It’s easier said than done.
We grow up having people tell us to be more or less of ourselves.
And for many at a young age you follow the words of those older than you. That’s fine when it comes to things like eating a balanced diet, doing your homework and being kind to people.
But on the flip-side when you’re being told to what career path to pursue or who you should be, I think that’s a problem.
How are you ever going to figure out who you are and be yourself if you’re always listening to other people? Sure this person might mean well and think they’re being helpful but they could also be projecting.
You’ll get told not to pursue something creative because it’s risky, to get a job in a particular sector because it’s more stable, to dress in differently… the list goes on. But often this advice has nothing to do with your happiness or life goals, it’s about conformity, a lack of belief, other peoples discomfort or even control.
And if you listen to all these voices and follow along with what you’re told you slowly start being less and less yourself and therefore less happy.
It’s not much fun living your life as an actor and allowing everyone else to direct.
And so in order to ‘simply’ be yourself you have to let go of all that stuff and be okay with other people being frustrated that you won’t do what they say.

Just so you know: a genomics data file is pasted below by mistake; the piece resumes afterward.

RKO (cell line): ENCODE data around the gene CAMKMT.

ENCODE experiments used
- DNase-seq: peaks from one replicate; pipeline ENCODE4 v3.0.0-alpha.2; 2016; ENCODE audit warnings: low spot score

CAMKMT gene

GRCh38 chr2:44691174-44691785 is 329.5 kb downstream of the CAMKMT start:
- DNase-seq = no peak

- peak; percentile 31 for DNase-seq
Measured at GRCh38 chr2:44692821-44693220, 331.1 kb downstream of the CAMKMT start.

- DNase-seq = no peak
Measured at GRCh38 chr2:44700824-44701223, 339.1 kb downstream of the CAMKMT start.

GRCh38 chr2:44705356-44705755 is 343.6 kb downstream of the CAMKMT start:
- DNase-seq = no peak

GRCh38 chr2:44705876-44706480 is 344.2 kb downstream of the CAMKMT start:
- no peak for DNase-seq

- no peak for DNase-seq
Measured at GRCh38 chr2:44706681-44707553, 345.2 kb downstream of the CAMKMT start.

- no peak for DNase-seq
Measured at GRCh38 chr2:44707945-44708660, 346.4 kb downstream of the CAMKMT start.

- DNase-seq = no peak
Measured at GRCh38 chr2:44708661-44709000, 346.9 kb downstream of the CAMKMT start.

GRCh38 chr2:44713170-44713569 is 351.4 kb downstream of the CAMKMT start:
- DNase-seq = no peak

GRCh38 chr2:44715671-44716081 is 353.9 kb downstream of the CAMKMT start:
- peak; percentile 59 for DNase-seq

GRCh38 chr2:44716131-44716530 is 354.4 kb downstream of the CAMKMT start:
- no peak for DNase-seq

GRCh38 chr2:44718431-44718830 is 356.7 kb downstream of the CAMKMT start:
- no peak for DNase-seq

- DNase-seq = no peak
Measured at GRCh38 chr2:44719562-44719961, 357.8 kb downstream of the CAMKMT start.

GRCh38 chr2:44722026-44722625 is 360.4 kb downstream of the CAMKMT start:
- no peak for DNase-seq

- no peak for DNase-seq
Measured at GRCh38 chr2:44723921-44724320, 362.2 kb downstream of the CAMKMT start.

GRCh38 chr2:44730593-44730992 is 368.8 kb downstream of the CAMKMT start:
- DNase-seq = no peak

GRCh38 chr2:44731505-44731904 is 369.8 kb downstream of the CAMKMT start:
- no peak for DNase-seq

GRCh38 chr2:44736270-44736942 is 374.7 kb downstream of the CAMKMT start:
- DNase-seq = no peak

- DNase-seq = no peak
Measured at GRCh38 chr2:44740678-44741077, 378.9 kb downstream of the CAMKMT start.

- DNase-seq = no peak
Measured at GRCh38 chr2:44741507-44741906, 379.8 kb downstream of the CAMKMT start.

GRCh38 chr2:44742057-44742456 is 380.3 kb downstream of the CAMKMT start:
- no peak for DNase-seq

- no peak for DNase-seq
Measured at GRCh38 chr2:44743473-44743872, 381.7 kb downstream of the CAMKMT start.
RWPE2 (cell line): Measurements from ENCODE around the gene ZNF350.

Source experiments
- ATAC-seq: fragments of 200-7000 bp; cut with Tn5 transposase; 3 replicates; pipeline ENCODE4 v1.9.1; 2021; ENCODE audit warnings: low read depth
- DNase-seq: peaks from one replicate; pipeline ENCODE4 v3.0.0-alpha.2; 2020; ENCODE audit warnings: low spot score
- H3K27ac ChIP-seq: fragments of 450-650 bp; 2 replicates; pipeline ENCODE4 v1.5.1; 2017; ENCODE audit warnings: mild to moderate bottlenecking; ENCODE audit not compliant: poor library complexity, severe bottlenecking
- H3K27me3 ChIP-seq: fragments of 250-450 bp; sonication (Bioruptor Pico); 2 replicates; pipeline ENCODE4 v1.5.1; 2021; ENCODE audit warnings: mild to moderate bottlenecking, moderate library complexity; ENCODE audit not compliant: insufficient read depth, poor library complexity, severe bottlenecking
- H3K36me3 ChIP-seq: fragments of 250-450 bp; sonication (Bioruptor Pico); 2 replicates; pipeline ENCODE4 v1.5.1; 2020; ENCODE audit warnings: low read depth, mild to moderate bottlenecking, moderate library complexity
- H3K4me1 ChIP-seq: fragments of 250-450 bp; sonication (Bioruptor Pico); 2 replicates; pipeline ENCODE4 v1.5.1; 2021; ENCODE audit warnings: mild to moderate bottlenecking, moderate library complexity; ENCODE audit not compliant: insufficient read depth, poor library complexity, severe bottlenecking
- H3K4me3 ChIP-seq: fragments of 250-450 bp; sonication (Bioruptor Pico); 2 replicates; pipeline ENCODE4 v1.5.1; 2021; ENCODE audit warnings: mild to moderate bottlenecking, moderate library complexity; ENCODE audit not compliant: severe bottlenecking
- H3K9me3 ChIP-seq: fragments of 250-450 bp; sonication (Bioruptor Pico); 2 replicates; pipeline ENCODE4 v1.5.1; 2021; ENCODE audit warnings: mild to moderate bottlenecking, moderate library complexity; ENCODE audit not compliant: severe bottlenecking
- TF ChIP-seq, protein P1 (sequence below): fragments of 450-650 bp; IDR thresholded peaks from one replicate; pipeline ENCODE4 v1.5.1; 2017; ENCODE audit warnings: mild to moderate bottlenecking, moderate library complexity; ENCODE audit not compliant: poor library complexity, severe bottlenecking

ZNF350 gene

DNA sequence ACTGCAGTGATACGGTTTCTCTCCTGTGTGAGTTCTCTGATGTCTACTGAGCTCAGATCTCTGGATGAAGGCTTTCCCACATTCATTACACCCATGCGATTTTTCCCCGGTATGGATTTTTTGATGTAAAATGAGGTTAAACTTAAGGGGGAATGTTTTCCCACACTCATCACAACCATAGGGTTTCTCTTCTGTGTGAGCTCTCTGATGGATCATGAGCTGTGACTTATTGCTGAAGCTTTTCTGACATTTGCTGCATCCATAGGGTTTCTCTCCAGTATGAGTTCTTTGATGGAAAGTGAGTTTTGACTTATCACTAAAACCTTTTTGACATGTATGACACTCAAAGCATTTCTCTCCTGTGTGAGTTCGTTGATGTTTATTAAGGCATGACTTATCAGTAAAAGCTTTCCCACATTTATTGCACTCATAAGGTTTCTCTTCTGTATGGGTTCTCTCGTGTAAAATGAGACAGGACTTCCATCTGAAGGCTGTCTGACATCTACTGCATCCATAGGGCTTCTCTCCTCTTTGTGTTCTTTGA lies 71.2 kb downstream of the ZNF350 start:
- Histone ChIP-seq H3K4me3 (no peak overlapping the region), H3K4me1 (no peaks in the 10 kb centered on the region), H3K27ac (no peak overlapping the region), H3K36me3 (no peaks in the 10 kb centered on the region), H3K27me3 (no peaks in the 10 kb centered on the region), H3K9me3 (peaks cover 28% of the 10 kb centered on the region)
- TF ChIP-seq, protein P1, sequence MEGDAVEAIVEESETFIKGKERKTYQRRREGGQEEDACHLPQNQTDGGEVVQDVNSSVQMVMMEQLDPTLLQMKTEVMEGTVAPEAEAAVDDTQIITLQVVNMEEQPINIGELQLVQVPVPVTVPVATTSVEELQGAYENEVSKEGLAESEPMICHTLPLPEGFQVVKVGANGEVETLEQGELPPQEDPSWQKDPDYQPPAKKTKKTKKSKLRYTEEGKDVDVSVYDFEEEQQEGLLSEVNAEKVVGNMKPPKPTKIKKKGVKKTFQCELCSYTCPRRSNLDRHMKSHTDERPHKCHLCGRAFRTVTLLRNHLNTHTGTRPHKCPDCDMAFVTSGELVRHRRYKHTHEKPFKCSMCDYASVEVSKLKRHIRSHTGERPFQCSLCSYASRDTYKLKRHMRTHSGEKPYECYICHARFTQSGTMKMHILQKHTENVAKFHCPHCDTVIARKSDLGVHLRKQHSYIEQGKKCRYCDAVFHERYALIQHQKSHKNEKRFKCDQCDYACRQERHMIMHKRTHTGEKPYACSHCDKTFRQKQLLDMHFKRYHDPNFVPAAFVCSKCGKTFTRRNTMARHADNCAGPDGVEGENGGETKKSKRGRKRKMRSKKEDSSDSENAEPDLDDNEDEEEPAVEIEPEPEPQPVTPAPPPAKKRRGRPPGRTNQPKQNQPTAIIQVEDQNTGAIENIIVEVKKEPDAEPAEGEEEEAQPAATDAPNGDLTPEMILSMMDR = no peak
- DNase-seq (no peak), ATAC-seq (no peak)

In exchange for that, you get to be you.
You don’t have to play, you can always opt out.
I used to be the sort of person who would blame other people for the misfortunes of my life. Not in an explicit way but I felt that I needed certain people in my life to change in order for me to feel better in life.
At the time I truly believed that it was because of ‘them’ that my life had gotten to be so dreadful .
It didn’t even occur to me back then that I was giving my power away, that by blaming others for the state of my life I was declaring that I was not in control.
But after doing some reading, reflecting and ruminating I realised that I’m the one in control of my life.
I also realised that sometimes we subconsciously reject the responsibility over ourselves and our lives and look to other people as ‘the bad guys’ who’ve ruined things for us.
It takes courage to decide to take responsibility and stop playing the blame game.
The problem with relying on someone else to change in order for you to be feel good is that the person may never change. By playing the blame game you just end up missing out and that’s no fun.
We often say things that don’t align with how we feel.
Sometimes it’s because we don’t feel in control or we’re scared to be assertive.
Other times we’re not even aware that we don’t really feel what we are saying but the proof is in what we do.
It’s like if someone says they want to make new friends but all they do is go to work and then spend time at home watching Netflix, then still complain that they have no people to hang out with even though they make no conscious effort to even be around new people.
We’ve all fallen into wishing and waiting at some point in our lives. And when you stop and think you’ll often find that you’re either not ready for what you think you want or you don’t truly want it.
Sometimes both apply.